Hogs-Norton:

This proverbial phrase was commonly addressed to any clownish fellow, unacquainted with the rules of good society. –James Halliwell, Dictionary of Archaic and Provincial Words, 1855.

Pilgarlick:

A poor, ill dressed person; an object of pity or contempt. –Sidney Addy, Sheffield Glossary of Words, 1888.

Spatherdab:

A chatterer, gossip, scandal-monger; a woman who goes from house to house dispensing news. –A. Benoni Evans, Leicestershire Words, Phrases, and Proverbs, 1881.

1800s Engraving

Gongoozler:

An idle and inquisitive person who stands staring for prolonged periods at anything out of the common. –Joseph Wright, English Dialect Dictionary, 1896-1905.

Zounderkite:

Usually applied to one whose stupid conduct results in awkward mistakes. –C. Clough Robinson, Dialect of Mid-Yorkshire, 1876.

Flotch:

A big, fat, dirty person; applied chiefly to women, and implying tawdriness and ungracefulness. –John Jamieson, Etymological Dictionary of the Scottish Language, 1808.

Mammothrept:

A spoilt child. –Thomas Wright, Dictionary of Obsolete and Provincial English, 1857.

Fustilugs:

An ill-natured person. –C. Clough Robinson, Glossary of Mid-Yorkshire, 1876.

-A.

Photos Courtesy Of:

Tattoo Mania!

I have always had a strange fascination with tattoos. I can guarantee myself that I would never have the nerve to get one, but I do adore many that I have seen. Here are a few of my favorites that I have spotted online (some I love for their beauty and others solely for their originality)…

I’m sorry I couldn’t post more! This week has been super busy preparing for exams….my post on tuesday probably will be pretty short too…but I promise a super duper post for next Saturday!!!!

-C

Sources:

http://www.dollymix.tv/2008/10/picture_question_would_you_get.html

http://peas-and-love.blogspot.com/2010/03/tattooooos.html

http://www.flickriver.com/photos/outsapop/5131568398/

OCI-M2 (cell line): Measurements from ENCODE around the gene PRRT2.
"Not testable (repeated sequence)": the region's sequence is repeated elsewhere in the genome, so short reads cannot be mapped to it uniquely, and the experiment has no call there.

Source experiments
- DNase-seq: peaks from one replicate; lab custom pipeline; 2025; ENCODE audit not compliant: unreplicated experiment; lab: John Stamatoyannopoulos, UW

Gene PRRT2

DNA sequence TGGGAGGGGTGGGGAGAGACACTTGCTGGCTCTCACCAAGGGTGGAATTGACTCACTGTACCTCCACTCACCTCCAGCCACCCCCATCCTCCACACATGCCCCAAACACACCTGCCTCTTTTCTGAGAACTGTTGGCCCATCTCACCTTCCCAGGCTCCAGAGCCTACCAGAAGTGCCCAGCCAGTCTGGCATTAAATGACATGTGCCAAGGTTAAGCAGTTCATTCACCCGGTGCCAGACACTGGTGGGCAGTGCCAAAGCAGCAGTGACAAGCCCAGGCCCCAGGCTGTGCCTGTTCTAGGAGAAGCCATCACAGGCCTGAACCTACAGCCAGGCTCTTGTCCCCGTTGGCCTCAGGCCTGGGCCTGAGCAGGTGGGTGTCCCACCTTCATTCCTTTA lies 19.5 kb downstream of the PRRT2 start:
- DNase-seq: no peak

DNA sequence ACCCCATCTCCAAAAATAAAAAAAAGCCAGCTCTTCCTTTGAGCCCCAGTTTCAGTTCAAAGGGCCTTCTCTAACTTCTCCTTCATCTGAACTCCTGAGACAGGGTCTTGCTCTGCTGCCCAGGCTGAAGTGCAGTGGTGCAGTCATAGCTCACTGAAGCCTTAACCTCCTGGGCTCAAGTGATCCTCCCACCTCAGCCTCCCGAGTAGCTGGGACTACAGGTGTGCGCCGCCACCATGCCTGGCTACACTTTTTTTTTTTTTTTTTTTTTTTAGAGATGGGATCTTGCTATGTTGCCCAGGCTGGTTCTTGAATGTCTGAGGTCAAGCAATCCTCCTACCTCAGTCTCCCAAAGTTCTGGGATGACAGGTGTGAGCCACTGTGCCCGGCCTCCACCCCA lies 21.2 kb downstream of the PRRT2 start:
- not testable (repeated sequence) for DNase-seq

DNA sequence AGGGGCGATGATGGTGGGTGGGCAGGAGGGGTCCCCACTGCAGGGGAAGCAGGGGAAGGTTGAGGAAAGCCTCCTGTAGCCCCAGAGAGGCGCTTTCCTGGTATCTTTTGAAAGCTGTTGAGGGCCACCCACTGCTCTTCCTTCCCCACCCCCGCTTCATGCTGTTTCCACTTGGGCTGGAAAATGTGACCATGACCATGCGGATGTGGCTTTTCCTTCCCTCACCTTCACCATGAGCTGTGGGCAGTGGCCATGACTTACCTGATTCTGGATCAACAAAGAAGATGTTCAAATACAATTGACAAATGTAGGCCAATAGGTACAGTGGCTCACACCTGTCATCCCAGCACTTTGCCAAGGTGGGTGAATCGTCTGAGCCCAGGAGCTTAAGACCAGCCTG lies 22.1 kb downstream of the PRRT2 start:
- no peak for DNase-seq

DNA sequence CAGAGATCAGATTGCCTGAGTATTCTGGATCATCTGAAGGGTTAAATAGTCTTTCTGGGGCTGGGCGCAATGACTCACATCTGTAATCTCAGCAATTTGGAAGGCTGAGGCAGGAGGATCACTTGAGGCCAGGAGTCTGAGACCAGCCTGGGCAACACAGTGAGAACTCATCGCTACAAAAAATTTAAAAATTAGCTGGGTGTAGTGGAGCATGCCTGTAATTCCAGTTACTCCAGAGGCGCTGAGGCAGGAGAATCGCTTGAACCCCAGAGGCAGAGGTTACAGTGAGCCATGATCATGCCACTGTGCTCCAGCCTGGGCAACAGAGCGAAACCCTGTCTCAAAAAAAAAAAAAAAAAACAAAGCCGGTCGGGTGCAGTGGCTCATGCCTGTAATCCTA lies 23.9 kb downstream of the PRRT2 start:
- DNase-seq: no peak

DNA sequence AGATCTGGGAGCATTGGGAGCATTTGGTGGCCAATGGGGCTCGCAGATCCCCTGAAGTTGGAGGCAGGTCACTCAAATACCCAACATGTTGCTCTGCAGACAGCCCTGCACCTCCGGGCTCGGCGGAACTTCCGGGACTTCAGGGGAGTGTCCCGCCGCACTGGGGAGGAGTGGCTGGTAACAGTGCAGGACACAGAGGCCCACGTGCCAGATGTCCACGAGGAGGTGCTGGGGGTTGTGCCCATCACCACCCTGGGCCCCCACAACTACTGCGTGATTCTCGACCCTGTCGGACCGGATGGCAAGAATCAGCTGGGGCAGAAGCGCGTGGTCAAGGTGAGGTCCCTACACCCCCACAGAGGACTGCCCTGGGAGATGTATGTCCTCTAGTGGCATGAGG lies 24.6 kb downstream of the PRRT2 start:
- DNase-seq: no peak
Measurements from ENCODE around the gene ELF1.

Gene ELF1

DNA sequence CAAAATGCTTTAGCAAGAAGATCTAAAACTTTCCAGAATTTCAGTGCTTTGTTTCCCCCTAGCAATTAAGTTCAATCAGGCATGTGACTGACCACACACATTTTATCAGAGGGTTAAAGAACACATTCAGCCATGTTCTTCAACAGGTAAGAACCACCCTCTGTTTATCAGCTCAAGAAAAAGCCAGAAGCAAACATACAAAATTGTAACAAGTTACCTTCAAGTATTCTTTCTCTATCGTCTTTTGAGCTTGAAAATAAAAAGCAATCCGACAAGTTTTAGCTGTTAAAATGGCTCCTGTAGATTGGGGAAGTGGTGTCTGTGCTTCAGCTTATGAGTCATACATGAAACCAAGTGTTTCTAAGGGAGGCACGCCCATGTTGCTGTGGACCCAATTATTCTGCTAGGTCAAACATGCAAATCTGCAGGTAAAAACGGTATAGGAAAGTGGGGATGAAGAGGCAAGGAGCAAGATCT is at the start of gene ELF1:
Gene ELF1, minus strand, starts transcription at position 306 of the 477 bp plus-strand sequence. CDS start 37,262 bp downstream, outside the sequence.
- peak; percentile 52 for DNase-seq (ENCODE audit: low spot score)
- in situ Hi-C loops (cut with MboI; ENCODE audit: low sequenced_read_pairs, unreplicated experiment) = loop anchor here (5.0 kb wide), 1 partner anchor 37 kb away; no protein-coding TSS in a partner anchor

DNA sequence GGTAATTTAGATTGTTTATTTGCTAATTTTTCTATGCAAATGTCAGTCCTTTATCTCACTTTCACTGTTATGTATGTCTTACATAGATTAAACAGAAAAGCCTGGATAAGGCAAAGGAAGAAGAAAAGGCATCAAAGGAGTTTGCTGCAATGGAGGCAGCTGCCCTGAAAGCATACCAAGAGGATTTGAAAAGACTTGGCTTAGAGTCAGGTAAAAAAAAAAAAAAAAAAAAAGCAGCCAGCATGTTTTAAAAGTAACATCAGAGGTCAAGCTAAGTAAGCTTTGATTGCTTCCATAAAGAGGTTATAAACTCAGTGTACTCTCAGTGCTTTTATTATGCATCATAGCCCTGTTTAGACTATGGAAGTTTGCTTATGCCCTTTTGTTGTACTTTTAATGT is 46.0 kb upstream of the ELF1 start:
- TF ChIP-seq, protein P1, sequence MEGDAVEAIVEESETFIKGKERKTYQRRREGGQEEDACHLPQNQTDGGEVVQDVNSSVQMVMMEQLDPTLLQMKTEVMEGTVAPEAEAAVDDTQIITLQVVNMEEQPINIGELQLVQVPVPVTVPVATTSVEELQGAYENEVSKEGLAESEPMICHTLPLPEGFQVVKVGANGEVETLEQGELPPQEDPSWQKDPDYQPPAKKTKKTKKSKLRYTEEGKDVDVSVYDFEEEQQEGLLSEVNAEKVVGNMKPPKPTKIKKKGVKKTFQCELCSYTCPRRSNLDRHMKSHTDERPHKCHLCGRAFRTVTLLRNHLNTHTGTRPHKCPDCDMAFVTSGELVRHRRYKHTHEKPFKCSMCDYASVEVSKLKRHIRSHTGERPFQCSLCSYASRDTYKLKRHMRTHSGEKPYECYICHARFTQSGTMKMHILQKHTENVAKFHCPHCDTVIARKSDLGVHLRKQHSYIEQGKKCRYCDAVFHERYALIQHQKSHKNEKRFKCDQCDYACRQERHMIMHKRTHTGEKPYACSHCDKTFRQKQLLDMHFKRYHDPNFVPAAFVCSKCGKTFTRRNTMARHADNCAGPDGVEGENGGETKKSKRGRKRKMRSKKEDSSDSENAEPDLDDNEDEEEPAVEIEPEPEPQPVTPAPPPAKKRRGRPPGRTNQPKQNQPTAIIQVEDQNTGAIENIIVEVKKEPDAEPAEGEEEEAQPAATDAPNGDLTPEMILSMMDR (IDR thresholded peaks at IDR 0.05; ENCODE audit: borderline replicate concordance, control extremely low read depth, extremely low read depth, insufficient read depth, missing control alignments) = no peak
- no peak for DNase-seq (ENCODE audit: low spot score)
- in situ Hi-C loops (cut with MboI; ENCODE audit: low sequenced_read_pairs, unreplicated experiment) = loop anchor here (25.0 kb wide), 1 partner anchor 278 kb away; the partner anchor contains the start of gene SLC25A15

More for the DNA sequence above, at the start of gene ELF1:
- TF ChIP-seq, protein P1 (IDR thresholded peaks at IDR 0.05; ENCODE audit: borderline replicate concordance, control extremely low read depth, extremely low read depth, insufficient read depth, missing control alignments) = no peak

Walter Potter’s Whimsical World

A few weeks ago, I posted about rogue taxidermy and featured a photograph of kittens having tea (Kittens Having Tea and Squirrels Dueling). Recently, from some random internet browsing, I discovered who created this piece. It is actually much older than I expected and is not the only unusual piece that this artist created…

Walter Potter started to experiment with taxidermy in 1854 (at the age of 19). Although his profession was traditional taxidermy, he is famous for his anthropomorphic dioramas. These were displayed in his family’s pub, The White Lion.

Some of my favorites:

The Rabbits’ Village School – 1888

Features 48 rabbits performing multiple tasks from math to sewing.

The Upper Ten or Squirrels Club – unknown date

18 European Red Squirrels in a gentlemen’s club.

The Lower Five or Rats Den – unknown date

Companion to The Upper Ten. Made up of 15 Brown Rats in a much more rambunctious setting than the squirrels.

The Kitten Wedding – 1890’s

Potter’s only display with clothed animals.

After the Victorian Era, however, interest in taxidermy wavered. Unfortunately, in 2003 the collection was broken up in an auction. All together, the collection (consisting of 13 pieces) sold for £97,700. It is such a pity that the pieces could not stay together.

A very happy Easter or Passover to everyone!!! =)

-C

Many thanks for the pictures:

http://www.acaseofcuriosities.com/pages/01_2_00potter.html